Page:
This is a pretty fun mechanic, particularly once the confidant levels of the other party members have been raised. Once they hit a certain confidant rank, party members can pass off this extra action to another character while powering up that next action as well.

Knocking down all of the foes is super important too, as it gives the player a chance to either perform a powerful All-Out attack or talk to the enemies. While not ultimately all that deep, being able to talk to the demons is pretty interesting.

The player can try to extort them for money or items or try to convince them to join the party. Choosing the wrong options or asking for too much though can anger the enemies and they’ll call in reinforcements.

Though most of the playable cast only has a single persona, the protagonist can actually have multiple personas and getting foes to join up is only one way he can gather them. There’s also a pretty robust system of fusing and training those personas.

A fused persona can inherit skills from their composite persona, giving the player options for what kind of persona they want to use in battle. And any persona that has been a part of the party can be re-summoned, for a fee.

… Time rarely feels wasted …
There are a few aspects of the game I took issue with. The fact that there is an instant game over if the main character, and only the main character, dies is a little annoying. Any other character can be revived with the myriad revival spells or items on hand but not the main character.

Some enemies having instant-kill spells makes it even more annoying. A game over means going back the last safe room or reloading a save file, potentially killing a couple hours of progress.

Bosses can be well designed but some of them are also huge damage sponges. The final few bosses in particular can take quite a while to grind down, in typical JRPG fashion. Fortunately dying in a boss fight lets the player restart from the beginning of that fight but again it can be annoying to die forty-five minutes into a boss fight and have to start over.

The combat and the daily life aspects of the game actually end up melding pretty well into a very enjoyable experience. Time rarely feels wasted as most things tied into one another in some way. Even when the game was railroading me between story events I was enjoying the characters and story. And when it would slow down and give me options, I liked that too. The occasional progress-killing annoyances are a small blemish on an otherwise fantastic JRPG.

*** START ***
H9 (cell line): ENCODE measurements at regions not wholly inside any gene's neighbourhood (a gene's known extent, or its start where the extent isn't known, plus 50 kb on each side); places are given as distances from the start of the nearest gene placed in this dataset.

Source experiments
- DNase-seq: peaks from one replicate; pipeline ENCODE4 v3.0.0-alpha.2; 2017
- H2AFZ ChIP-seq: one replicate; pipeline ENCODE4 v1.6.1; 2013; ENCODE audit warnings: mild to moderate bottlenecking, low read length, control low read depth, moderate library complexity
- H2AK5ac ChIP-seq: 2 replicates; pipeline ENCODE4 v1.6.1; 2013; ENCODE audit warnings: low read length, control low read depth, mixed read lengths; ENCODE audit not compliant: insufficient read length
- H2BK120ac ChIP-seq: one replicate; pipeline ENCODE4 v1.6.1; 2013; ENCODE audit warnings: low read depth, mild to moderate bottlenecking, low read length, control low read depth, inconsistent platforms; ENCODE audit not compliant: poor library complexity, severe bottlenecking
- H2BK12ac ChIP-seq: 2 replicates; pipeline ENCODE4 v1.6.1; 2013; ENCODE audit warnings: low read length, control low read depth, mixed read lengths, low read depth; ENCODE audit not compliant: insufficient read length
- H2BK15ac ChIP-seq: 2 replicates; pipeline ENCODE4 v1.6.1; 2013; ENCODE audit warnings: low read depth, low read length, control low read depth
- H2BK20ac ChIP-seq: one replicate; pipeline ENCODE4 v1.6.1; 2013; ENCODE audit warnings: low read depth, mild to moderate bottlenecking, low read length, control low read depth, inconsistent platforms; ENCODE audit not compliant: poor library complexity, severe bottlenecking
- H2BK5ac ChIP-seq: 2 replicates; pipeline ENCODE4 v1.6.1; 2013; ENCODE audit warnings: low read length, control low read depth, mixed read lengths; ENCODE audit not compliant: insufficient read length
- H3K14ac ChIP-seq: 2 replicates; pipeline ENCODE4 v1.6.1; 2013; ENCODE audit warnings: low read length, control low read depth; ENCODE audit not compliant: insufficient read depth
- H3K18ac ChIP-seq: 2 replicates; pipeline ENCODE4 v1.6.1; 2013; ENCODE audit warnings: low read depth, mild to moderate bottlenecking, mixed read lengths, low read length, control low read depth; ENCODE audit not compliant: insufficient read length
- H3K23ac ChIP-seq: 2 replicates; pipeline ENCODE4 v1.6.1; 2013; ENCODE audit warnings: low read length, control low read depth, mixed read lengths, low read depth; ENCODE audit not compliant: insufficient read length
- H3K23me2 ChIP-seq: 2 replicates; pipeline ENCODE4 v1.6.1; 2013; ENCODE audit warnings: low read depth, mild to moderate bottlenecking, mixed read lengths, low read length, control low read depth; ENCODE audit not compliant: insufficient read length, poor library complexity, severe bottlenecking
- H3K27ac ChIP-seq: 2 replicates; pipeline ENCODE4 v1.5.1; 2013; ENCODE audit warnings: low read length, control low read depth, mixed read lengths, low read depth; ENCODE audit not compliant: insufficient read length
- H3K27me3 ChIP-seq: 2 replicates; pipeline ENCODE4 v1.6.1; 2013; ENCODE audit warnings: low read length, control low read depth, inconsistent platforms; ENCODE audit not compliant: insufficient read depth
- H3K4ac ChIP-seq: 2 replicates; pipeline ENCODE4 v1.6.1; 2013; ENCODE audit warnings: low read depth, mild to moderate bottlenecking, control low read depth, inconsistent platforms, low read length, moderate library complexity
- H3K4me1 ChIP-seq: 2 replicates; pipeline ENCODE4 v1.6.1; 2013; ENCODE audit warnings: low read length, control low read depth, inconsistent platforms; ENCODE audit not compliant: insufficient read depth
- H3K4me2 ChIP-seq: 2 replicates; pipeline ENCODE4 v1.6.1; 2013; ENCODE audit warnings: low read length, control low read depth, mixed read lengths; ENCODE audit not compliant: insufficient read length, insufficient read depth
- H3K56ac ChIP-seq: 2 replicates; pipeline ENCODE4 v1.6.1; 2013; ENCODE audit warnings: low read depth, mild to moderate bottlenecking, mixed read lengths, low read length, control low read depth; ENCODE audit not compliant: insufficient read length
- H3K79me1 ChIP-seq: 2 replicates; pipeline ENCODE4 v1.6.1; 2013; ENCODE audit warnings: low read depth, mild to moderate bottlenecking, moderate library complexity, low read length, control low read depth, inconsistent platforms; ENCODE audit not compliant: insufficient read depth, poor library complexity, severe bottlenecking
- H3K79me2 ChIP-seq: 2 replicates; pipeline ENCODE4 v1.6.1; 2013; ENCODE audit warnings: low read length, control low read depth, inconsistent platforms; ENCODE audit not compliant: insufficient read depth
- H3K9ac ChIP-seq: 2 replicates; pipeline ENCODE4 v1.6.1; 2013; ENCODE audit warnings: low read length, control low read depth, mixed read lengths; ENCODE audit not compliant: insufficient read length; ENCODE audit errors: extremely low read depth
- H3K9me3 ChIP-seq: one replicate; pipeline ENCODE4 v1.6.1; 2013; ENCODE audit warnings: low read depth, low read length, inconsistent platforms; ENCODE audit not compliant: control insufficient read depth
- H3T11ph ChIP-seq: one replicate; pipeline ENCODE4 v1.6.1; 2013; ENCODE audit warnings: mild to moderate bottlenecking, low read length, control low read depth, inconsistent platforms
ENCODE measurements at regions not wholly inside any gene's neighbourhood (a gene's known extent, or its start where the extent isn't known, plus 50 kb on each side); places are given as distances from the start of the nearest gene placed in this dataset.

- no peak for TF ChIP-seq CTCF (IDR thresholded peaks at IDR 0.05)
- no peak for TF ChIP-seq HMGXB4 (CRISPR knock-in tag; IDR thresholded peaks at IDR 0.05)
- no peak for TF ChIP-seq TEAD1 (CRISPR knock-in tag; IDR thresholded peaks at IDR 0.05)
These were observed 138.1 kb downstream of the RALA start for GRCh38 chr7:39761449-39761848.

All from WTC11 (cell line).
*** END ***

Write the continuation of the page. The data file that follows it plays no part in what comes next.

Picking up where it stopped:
Visuals:
Visually, Persona 5 is a stunning game though not necessarily from a technical standpoint. While the game is certainly competent in that regard, it was designed for PS3 and mostly just ported to PS4.

Anything it lacks in pure horsepower it more than makes up for in style and aesthetics. Everything in the game oozes style and pizzazz and that’s the main source of the game’s stunning visuals. The overall style is very cel-shaded, going for a pretty typical anime look.

The character designs are incredibly striking however, well designed to fit into the Tokyo setting. When in the palace, the main cast all have cool costumes and even the enemies and personas all look great. These are a lot of the same demons that the previous Persona games have had, but they’ve never looked quite this good.

The real world locations are generally pretty small and unimpressive compared to other game representations of Tokyo though they’ve manage to work in a lot of different parts of the city.

… the game has a very dynamic system of menus that interact directly with elements of the battle …
Palaces are the big meat of the environment and are well designed both functionally and visually. The way they tie into the palace owner’s cognition while also providing varied styles of dungeons to explore is a great touch.

There are several different methods of storytelling the game employs. Most is told through simple text box dialogue which is serviceable. But the really cool parts of the game toss in either cutscenes rendered in-engine or full anime cutscenes.

Both of these are used to great effect for the important parts of the story and in particular I loved the cutscenes for the first time each new party member summons their persona.